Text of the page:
26/5, 8.30pm New Zealand
On tour.... so that currently consists of getting to Auckland airport early in fear that my 43 kilos (and that is not a typo) will not be accepted at check in. I must have read and reread my ticket at least 170,324 times. I gave it to every person that would look to see if I had misread my baggage details, and every person gave the same raised eyebrow, short inhalation of breath and momentary look of confusion, as the thoughts travelled from “Tori, you're a bit of a space cadet, every carrier has a 25 kilo weight limit” to “Wow, that's a lot of luggage!” But when you're taking a keyboard, guitar, 200 cd's and a change of underwear, you need 46 kilos. Well 43 to be precise. Thank you China Southern Air!!
27/5 5am China
I do love the airport. It's such an exciting place. Overall people are excited and happy, and everyone has purpose, which I think makes us walk a little taller, a little faster. A bit like that person at the pub who has just potted a ball on the pool table. The exhilaration makes them dash around the table as though they may now be world champion at pool. My fondness of the airport is only heightened when you get on board a plane and the seats are almost comfortable. I think at this point someone should start paying me for all the glowing words I have to say about China Southern Air, but so far (with 13 hours to go) it proves to be my favourite airline. Add to the seats being slightly off vertical in the upright position (by only perhaps one degree, but that one degree means a lot!), that there is a direct usb port to charge various items (along with a lot of checked in baggage, I also have an array of uselessly useful electronic items in my carry on, plus 150 cds, but ssshhhh, don't tell, I'm trying to make it look light....) which invariably need regular boosts. Then, add to that I was seated in 52a.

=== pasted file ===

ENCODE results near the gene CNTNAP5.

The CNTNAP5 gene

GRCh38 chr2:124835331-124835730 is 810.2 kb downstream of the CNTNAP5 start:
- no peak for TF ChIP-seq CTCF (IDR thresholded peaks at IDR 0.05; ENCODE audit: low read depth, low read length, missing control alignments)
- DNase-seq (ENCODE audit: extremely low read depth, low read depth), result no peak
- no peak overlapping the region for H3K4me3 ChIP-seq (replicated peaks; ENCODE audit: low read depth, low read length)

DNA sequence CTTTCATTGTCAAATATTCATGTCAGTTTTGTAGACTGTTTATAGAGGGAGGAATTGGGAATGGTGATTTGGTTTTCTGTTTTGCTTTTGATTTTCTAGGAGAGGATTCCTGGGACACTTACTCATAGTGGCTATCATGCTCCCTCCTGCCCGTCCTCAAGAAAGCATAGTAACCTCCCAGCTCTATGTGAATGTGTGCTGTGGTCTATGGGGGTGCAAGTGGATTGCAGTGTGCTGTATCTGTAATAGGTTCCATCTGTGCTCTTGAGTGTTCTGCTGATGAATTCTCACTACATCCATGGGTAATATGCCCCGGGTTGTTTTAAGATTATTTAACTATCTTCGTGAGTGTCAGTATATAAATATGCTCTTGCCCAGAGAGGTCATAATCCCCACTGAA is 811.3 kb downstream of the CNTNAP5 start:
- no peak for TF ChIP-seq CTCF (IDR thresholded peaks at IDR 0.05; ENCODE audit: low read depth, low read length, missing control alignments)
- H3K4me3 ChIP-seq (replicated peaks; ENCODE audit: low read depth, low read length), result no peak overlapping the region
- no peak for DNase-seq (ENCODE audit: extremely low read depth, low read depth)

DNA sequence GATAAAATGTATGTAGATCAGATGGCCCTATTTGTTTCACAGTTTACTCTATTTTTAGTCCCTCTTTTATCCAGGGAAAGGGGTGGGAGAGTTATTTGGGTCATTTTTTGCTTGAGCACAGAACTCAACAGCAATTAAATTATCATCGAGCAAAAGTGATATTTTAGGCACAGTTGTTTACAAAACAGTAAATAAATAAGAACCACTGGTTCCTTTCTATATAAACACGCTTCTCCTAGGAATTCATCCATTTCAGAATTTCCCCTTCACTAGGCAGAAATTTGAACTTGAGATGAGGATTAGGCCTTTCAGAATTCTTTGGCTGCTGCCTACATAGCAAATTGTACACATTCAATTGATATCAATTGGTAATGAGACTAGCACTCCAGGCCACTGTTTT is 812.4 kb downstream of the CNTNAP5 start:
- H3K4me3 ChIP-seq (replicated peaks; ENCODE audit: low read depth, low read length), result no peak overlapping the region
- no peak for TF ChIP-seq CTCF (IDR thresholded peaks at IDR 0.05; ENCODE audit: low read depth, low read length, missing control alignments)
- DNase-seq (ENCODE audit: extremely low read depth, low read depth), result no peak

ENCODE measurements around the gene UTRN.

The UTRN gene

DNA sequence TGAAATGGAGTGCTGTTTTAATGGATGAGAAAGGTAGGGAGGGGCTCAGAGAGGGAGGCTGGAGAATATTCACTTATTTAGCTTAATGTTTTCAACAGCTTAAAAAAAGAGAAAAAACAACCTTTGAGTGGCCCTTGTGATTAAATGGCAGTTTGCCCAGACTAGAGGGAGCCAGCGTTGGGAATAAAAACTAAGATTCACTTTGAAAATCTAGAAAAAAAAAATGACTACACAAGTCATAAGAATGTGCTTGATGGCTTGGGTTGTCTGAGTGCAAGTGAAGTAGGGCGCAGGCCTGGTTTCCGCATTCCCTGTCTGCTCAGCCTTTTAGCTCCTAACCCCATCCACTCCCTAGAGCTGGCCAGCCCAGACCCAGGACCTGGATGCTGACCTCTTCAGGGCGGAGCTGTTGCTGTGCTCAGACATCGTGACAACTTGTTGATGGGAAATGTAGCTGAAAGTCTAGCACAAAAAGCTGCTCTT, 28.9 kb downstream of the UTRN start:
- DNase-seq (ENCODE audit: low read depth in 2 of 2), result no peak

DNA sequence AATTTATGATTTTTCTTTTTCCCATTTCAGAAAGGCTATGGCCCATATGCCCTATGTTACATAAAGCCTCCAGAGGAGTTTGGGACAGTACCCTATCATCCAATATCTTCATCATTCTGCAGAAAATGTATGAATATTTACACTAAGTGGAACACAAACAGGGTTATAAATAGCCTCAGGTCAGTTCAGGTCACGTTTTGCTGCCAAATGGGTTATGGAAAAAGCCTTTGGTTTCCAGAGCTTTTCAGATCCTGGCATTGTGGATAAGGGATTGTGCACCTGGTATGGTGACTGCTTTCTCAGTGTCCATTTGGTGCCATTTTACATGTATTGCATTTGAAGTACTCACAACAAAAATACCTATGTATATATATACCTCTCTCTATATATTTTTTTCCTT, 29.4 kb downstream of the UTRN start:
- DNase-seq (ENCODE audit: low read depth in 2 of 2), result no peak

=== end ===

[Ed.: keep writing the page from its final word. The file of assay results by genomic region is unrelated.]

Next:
Now to most, being at the back of the aircraft signals lots of noise, lights, hustle and bustle as the crew do what they gotta do, all of which is true. However, because the plane tapers towards the back, seat 52a is a row of only two seats, window side, with space enough by the wall for me to lie down!! Oooohh yeah, I'm ok with light and noise if I can be horizontal! Hence I am feeling quite fresh and relaxed waiting the almost 4 hours for my next flight. Scratch that, not really fresh. It is 27 degrees celcius in Guanzhou, and if I could harbour a guess at the humidity levels, I would say in the 90's. It's really hot. Plus, I came bedecked from autumnal cool Auckland (aka lots of clothes), PLUS, the air con in the airport does not appear to be working....... I am, to put it mildly, slightly sticky.
The view out the Guangzhou airport window is perhaps not the most inspiring I have seen. It is very orderly, with lots of colourful lines covering the concrete runways and plane parks (do plane parks have an official name? Plane space? Plane lot?) All of the vehicles are neatly lined in a row, and you can't see the horizon. Think West Coast anti cyclonic gloom, (for the non west coasters, REALLY thick fog) multiply it by 26.3, dip it in rust coloured paint and hang it less than a kilometre in the distance. Then add a smell of, hmmmm, how to explain it. Shall we call it effluessence? There you go! Guangzhou, China!